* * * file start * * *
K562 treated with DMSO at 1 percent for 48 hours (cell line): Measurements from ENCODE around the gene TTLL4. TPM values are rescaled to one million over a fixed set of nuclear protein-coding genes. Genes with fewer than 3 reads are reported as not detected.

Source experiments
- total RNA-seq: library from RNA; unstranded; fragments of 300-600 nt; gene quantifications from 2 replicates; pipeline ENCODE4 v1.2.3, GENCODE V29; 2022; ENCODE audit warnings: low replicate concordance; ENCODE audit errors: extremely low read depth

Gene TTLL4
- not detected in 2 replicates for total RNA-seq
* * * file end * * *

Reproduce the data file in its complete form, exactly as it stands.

K562 treated with DMSO at 1 percent for 48 hours (cell line): Measurements from ENCODE around the gene TTLL4. TPM values are rescaled to one million over a fixed set of nuclear protein-coding genes. Genes with fewer than 3 reads are reported as not detected.

Source experiments
- total RNA-seq: library from RNA; unstranded; fragments of 300-600 nt; gene quantifications from 2 replicates; pipeline ENCODE4 v1.2.3, GENCODE V29; 2022; ENCODE audit warnings: low replicate concordance; ENCODE audit errors: extremely low read depth

Gene TTLL4
- not detected in 2 replicates for total RNA-seq